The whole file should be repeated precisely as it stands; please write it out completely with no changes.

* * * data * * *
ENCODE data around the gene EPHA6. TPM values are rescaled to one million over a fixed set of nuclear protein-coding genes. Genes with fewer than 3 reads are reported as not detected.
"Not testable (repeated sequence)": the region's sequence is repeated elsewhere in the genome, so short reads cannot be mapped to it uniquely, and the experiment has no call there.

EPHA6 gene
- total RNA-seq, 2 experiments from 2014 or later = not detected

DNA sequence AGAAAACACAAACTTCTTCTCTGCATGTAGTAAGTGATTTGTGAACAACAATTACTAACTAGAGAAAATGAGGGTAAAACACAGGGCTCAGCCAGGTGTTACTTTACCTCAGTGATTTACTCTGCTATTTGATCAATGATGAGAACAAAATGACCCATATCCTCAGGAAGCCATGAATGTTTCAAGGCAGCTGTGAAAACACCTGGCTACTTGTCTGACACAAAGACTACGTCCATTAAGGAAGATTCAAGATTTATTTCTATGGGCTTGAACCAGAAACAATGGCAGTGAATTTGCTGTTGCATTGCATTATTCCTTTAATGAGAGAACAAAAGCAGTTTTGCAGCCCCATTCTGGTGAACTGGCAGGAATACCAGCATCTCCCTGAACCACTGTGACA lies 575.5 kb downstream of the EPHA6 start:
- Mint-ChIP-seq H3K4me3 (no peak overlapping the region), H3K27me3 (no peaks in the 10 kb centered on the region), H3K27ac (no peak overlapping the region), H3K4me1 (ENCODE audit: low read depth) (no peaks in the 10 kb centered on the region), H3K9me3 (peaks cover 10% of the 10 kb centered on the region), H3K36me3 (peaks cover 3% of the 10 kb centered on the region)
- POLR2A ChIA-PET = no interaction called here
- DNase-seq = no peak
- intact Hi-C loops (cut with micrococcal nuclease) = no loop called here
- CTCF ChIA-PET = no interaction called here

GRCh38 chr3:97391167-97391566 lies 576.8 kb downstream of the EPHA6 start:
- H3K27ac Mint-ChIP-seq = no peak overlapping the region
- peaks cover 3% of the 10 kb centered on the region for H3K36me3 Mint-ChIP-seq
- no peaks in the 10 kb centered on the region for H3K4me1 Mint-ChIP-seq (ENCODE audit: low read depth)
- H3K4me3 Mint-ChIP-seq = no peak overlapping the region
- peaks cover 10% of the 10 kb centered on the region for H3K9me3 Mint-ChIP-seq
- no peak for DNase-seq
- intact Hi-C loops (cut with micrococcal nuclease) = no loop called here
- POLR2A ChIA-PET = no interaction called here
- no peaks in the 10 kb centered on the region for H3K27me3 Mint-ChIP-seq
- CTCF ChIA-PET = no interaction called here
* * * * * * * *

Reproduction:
ENCODE data around the gene EPHA6. TPM values are rescaled to one million over a fixed set of nuclear protein-coding genes. Genes with fewer than 3 reads are reported as not detected.
"Not testable (repeated sequence)": the region's sequence is repeated elsewhere in the genome, so short reads cannot be mapped to it uniquely, and the experiment has no call there.

EPHA6 gene
- total RNA-seq, 2 experiments from 2014 or later = not detected

DNA sequence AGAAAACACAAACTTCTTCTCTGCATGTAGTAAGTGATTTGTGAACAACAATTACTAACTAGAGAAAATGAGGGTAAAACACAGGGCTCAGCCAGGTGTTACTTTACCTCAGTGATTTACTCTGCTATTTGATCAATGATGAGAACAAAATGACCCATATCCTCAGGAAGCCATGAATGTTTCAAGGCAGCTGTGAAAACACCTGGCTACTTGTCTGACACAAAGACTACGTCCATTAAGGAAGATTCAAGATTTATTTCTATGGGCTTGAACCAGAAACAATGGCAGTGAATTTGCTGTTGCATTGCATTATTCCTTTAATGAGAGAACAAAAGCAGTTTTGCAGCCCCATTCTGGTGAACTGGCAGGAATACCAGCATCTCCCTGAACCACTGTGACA lies 575.5 kb downstream of the EPHA6 start:
- Mint-ChIP-seq H3K4me3 (no peak overlapping the region), H3K27me3 (no peaks in the 10 kb centered on the region), H3K27ac (no peak overlapping the region), H3K4me1 (ENCODE audit: low read depth) (no peaks in the 10 kb centered on the region), H3K9me3 (peaks cover 10% of the 10 kb centered on the region), H3K36me3 (peaks cover 3% of the 10 kb centered on the region)
- POLR2A ChIA-PET = no interaction called here
- DNase-seq = no peak
- intact Hi-C loops (cut with micrococcal nuclease) = no loop called here
- CTCF ChIA-PET = no interaction called here

GRCh38 chr3:97391167-97391566 lies 576.8 kb downstream of the EPHA6 start:
- H3K27ac Mint-ChIP-seq = no peak overlapping the region
- peaks cover 3% of the 10 kb centered on the region for H3K36me3 Mint-ChIP-seq
- no peaks in the 10 kb centered on the region for H3K4me1 Mint-ChIP-seq (ENCODE audit: low read depth)
- H3K4me3 Mint-ChIP-seq = no peak overlapping the region
- peaks cover 10% of the 10 kb centered on the region for H3K9me3 Mint-ChIP-seq
- no peak for DNase-seq
- intact Hi-C loops (cut with micrococcal nuclease) = no loop called here
- POLR2A ChIA-PET = no interaction called here
- no peaks in the 10 kb centered on the region for H3K27me3 Mint-ChIP-seq
- CTCF ChIA-PET = no interaction called here